The counsel to the Hebrew Saints who were tempted to “draw back” from their faith can be valuable to class members who may be struggling with their testimonies. To discover this counsel, class members could read Hebrews 10:34–38 and Elder Jeffrey R. Holland’s statement in “Additional Resources.” Why are people in the world today casting away their confidence (see Hebrews 10:35) in the Lord and His gospel? What can we do to build and maintain faith and confidence to “receive [God’s] promise”? (Hebrews 10:36). The videos “Good Things to Come” and “An High Priest of Good Things to Come” (LDS.org) could supplement this discussion.
Class members might be familiar with Joseph Smith’s experience reading James 1:5, which led to the First Vision. Invite them to look for new insights about James 1:5 as they read it this week in the context of James’s broader message.
What did faith enable Abel to do? (see verse 4).
What did faith inspire Abraham to look for? (see verse 10).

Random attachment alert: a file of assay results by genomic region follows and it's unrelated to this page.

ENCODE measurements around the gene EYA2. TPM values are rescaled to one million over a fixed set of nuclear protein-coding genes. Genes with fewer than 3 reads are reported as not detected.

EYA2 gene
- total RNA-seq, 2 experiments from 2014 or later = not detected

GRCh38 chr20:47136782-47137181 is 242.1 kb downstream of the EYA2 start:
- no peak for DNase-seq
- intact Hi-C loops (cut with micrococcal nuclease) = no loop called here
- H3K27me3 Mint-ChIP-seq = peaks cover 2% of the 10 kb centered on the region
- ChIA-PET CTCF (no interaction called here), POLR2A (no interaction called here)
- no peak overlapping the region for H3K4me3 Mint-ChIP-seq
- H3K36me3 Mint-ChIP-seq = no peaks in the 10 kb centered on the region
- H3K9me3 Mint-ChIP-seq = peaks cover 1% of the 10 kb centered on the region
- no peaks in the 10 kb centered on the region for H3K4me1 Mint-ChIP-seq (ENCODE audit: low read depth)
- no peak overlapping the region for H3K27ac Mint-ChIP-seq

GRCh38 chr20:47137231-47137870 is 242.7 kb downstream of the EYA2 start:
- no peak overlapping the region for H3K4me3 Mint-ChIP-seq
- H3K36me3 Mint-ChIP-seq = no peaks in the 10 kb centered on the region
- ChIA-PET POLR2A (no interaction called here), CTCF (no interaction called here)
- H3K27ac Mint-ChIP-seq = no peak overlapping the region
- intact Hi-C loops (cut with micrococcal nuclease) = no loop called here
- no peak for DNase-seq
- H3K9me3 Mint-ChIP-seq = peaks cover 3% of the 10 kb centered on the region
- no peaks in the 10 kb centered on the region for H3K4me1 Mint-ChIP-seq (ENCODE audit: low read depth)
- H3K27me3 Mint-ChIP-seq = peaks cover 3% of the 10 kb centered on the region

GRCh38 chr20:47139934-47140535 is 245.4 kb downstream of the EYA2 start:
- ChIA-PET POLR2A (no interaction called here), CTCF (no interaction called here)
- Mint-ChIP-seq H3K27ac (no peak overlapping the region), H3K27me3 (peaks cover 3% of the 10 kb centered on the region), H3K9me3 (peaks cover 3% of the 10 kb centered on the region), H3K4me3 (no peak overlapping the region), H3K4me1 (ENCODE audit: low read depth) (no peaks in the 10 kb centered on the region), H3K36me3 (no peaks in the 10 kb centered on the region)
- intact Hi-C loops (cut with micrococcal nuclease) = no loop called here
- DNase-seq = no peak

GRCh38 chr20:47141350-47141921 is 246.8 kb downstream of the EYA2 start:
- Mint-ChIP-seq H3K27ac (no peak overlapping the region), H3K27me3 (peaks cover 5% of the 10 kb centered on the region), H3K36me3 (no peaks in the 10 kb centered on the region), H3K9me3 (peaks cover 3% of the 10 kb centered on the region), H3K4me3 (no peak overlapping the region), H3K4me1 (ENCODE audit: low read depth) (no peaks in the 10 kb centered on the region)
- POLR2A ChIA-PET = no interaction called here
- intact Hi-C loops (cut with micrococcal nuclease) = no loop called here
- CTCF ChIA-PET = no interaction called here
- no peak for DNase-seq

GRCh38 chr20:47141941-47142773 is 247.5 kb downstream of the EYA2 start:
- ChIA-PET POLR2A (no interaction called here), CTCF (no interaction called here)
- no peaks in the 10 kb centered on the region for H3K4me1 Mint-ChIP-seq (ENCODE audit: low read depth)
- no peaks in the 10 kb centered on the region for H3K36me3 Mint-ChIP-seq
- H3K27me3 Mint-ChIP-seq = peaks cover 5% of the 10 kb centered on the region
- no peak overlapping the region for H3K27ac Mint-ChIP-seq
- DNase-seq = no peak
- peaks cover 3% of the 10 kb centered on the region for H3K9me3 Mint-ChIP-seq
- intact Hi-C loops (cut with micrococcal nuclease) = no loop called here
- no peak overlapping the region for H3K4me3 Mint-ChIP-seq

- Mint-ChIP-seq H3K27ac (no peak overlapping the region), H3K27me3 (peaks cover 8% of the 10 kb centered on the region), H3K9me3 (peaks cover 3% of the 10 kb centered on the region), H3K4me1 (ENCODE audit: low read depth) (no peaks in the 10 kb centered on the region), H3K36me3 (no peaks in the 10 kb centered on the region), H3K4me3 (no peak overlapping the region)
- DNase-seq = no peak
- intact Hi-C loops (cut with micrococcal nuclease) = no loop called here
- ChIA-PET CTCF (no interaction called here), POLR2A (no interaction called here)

What did Isaac do with his faith? (see verse 20).
What did faith inspire Moses to give up? (see verses 24–27).
Sister Sheri L. Dew, former counselor in the Relief Society General Presidency, said: “The blessings of the priesthood are available to every righteous man and woman. We may all receive the Holy Ghost, obtain personal revelation, and be endowed in the temple, from which we emerge ‘armed’ with power. The power of the priesthood heals, protects, and inoculates all of the righteous against the powers of darkness” (“It Is Not Good for Man or Woman to Be Alone,” Ensign, Nov. 2001, 13).
Elder Jeffrey R. Holland taught:
“Sure it is tough—before you join the Church, while you are trying to join, and after you have joined. That is the way it has always been, Paul says, but don’t draw back. Don’t panic and retreat. Don’t lose your confidence. Don’t forget how you once felt. Don’t distrust the experience you had. …
“With any major decision there are cautions and considerations to make, but once there has been illumination, beware the temptation to retreat from a good thing. If it was right when you prayed about it and trusted it and lived for it, it is right now. Don’t give up when the pressure mounts. … Face your doubts. Master your fears. ‘Cast not away therefore your confidence.’ Stay the course and see the beauty of life unfold for you” (“Cast Not Away Therefore Your Confidence,” Ensign, Mar. 2000, 6–11).